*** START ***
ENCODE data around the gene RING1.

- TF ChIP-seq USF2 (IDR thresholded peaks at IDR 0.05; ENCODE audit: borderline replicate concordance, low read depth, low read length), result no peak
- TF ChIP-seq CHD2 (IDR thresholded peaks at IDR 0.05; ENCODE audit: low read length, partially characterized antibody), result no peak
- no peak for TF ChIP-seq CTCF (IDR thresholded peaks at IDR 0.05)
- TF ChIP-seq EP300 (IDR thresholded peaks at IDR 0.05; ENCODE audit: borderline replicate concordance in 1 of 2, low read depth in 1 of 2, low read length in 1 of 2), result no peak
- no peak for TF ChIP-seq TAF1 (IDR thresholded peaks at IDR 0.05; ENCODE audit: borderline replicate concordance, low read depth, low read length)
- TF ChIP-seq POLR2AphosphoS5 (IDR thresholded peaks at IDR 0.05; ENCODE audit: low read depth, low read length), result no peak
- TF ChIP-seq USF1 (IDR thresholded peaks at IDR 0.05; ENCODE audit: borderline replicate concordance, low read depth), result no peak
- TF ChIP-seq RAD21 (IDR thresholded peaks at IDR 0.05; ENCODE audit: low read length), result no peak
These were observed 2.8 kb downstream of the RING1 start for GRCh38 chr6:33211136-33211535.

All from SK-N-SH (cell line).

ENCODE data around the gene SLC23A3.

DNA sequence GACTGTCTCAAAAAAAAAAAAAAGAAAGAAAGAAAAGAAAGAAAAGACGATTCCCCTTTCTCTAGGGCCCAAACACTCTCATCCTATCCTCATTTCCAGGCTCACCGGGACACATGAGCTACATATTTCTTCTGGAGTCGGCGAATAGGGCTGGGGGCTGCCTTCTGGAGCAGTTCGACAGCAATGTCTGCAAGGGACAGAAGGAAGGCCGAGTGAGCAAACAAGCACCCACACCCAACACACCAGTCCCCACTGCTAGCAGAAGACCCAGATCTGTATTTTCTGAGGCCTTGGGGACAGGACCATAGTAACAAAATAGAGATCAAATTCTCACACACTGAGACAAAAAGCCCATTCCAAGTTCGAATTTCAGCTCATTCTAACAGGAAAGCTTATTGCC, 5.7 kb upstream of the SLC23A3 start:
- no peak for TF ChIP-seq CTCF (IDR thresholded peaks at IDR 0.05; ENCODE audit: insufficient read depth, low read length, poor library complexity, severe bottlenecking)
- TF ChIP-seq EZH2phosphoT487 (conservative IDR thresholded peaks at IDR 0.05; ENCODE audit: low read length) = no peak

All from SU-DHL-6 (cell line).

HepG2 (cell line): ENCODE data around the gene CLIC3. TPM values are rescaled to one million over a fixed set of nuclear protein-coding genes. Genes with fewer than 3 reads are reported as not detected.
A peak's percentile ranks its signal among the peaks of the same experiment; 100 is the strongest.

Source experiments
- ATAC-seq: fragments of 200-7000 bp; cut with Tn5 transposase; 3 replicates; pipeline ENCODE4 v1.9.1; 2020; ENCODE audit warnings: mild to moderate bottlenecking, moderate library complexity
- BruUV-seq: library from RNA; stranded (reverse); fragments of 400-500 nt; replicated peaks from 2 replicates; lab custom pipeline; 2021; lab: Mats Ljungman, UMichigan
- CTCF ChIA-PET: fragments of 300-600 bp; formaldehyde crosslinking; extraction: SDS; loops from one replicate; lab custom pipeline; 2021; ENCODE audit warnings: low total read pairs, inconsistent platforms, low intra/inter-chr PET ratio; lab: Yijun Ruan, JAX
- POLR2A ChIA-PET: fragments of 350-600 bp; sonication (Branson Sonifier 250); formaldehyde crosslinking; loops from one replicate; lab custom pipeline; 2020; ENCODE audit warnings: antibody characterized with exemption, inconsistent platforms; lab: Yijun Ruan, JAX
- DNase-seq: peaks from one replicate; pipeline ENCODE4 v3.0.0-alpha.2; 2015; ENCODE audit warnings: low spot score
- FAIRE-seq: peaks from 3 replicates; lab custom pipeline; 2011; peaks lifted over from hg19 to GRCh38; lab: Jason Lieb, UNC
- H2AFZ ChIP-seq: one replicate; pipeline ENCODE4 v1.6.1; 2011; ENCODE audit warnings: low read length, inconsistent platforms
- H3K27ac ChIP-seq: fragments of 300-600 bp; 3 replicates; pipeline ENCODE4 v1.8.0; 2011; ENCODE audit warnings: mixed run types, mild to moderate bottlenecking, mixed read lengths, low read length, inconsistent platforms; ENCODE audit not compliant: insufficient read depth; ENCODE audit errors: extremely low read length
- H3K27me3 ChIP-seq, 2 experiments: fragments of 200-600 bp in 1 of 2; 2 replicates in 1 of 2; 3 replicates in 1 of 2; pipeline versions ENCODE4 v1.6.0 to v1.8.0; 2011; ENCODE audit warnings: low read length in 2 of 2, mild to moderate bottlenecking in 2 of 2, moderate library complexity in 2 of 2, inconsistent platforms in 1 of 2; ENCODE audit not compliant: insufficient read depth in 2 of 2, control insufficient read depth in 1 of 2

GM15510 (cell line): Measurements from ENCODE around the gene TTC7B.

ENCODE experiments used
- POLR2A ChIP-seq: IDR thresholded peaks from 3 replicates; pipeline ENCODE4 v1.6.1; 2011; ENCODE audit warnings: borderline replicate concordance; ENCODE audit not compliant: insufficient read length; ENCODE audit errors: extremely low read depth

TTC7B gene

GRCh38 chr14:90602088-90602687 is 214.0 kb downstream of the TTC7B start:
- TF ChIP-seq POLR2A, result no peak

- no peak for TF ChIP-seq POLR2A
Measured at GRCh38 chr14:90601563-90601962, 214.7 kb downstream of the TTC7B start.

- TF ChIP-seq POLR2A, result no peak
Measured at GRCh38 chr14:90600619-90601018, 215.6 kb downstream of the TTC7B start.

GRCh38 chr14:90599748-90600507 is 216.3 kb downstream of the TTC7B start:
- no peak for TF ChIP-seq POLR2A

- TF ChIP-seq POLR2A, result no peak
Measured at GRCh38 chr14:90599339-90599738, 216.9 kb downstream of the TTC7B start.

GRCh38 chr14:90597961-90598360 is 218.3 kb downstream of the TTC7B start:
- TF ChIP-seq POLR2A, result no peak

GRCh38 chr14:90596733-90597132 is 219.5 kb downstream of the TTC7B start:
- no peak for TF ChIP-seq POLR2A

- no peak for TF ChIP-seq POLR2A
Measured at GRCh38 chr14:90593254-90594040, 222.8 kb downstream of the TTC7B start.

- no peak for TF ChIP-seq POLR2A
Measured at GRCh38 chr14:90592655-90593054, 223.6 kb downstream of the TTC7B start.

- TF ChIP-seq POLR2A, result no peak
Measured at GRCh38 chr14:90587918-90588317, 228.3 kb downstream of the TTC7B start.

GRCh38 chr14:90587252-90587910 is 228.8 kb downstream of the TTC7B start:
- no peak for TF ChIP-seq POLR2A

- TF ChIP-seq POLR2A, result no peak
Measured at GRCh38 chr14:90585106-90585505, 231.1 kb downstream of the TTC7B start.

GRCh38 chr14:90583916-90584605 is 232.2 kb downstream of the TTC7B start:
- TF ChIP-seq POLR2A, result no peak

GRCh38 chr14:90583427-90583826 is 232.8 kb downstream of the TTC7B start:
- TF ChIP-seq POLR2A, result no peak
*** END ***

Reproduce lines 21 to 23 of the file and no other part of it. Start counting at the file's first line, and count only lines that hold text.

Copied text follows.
- BruUV-seq: library from RNA; stranded (reverse); fragments of 400-500 nt; replicated peaks from 2 replicates; lab custom pipeline; 2021; lab: Mats Ljungman, UMichigan
- CTCF ChIA-PET: fragments of 300-600 bp; formaldehyde crosslinking; extraction: SDS; loops from one replicate; lab custom pipeline; 2021; ENCODE audit warnings: low total read pairs, inconsistent platforms, low intra/inter-chr PET ratio; lab: Yijun Ruan, JAX
- POLR2A ChIA-PET: fragments of 350-600 bp; sonication (Branson Sonifier 250); formaldehyde crosslinking; loops from one replicate; lab custom pipeline; 2020; ENCODE audit warnings: antibody characterized with exemption, inconsistent platforms; lab: Yijun Ruan, JAX